So I hope you like it, because you’ll be seeing it around !

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3 thoughts on “OnShape – Your New 3D CAD

  • bevangg

    Fantastic stuff, thanks for sharing this.
    I just cannot get my head around the mentality of the septic tanks. Using inches, feet, millimeters and meters. That is inevitably going to end in grief some time.
    Great that they have developed software that is as illogical as them or at least facilitates it.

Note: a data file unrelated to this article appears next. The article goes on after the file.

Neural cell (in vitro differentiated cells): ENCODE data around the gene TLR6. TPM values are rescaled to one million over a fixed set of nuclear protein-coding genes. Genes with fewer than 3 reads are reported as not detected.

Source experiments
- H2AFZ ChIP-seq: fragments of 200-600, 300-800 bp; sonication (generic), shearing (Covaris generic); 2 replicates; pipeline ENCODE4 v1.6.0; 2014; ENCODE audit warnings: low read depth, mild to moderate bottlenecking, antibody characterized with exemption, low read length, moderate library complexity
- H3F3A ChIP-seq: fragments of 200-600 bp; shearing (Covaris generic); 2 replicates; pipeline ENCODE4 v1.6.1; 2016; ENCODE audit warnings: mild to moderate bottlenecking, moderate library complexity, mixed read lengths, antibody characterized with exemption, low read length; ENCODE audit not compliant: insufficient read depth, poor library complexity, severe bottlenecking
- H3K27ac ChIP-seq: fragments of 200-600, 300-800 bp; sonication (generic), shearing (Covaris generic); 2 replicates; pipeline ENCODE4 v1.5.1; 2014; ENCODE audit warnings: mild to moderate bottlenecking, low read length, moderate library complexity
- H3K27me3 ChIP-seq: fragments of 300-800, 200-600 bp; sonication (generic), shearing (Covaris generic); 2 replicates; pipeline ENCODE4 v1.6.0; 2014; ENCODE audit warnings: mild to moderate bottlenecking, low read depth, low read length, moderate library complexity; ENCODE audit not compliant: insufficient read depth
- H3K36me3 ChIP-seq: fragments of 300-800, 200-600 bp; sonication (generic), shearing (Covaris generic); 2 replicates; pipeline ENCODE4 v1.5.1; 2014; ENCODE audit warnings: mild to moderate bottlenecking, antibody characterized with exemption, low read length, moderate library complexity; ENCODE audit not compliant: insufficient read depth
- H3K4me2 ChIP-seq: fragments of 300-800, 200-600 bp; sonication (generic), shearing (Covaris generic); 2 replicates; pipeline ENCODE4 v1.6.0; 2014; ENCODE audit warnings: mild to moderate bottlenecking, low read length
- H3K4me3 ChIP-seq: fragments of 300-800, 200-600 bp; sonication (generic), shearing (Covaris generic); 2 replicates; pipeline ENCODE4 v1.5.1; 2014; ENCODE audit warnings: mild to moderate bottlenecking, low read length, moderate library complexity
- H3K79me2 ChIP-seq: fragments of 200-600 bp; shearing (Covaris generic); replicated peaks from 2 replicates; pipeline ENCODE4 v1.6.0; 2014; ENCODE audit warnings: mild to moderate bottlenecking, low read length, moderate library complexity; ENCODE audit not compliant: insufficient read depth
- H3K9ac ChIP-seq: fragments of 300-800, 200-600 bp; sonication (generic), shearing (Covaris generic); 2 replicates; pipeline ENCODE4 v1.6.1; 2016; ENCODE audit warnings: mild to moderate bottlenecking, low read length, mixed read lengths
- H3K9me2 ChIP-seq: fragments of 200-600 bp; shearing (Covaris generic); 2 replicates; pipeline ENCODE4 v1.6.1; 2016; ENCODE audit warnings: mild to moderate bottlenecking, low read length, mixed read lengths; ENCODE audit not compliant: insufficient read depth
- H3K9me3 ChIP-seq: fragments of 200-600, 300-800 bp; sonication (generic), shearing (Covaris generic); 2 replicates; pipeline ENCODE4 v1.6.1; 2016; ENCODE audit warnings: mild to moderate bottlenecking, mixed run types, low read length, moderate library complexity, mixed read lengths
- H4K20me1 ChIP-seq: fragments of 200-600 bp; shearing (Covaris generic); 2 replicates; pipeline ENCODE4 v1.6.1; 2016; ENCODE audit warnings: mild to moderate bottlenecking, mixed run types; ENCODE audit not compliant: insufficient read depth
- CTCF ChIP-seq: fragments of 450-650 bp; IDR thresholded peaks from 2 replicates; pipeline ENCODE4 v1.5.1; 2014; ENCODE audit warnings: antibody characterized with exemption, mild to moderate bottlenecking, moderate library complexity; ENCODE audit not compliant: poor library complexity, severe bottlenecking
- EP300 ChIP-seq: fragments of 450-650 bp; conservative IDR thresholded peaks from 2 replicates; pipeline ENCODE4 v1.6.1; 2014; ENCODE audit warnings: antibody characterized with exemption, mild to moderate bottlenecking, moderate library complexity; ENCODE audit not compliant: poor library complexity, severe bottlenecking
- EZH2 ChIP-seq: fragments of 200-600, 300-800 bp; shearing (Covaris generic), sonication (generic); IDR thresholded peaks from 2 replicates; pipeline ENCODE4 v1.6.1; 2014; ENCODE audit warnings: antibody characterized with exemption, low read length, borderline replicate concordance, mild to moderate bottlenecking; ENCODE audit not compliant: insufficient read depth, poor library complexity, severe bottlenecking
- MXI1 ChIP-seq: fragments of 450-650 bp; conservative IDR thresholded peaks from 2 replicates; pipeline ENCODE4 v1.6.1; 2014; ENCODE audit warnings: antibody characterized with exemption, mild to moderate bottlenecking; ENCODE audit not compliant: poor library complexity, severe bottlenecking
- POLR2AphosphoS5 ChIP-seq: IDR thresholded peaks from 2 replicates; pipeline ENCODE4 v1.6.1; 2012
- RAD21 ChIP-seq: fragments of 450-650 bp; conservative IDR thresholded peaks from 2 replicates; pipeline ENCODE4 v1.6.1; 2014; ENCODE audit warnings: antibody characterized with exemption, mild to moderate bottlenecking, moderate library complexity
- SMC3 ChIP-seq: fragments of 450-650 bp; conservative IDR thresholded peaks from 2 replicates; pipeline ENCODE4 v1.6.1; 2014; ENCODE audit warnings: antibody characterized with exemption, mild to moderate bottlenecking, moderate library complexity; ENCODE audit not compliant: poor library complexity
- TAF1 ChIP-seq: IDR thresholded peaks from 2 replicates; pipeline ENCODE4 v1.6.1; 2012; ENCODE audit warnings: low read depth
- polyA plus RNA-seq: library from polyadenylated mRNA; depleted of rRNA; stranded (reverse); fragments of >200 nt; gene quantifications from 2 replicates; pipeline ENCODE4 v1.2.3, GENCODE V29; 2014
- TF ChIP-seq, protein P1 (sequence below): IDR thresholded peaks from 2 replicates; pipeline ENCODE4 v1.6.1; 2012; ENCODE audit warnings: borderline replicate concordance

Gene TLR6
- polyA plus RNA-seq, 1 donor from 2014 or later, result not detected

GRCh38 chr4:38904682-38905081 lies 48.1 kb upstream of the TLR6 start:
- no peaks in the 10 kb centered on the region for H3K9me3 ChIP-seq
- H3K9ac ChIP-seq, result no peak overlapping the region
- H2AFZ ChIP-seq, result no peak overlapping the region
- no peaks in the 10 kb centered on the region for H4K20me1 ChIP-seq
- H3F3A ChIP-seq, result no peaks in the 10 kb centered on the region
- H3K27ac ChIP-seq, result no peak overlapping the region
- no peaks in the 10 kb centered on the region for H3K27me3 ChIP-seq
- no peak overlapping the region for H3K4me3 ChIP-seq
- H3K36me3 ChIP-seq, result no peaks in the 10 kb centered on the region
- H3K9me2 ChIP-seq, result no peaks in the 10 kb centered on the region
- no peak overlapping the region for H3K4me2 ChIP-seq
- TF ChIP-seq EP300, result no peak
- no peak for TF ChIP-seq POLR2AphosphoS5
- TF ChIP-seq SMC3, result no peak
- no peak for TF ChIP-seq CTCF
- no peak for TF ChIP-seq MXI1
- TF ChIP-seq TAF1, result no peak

That aside OnShape is clearly massively more powerful that the likes of sketchup for an engineer. Blender is mindblowing but has a very steep learning curve and is not really designed for this stuff anyway.
    Thanks again for this brilliant series of articles.

  • Eleanore90

    Hello there! This blog post couldn’t be written much better!
    Going through this post reminds me of my previous roommate!
    He always kept talking about this. I’ll forward this post to him.
    Fairly certain he’ll have a very good read. Thanks for sharing!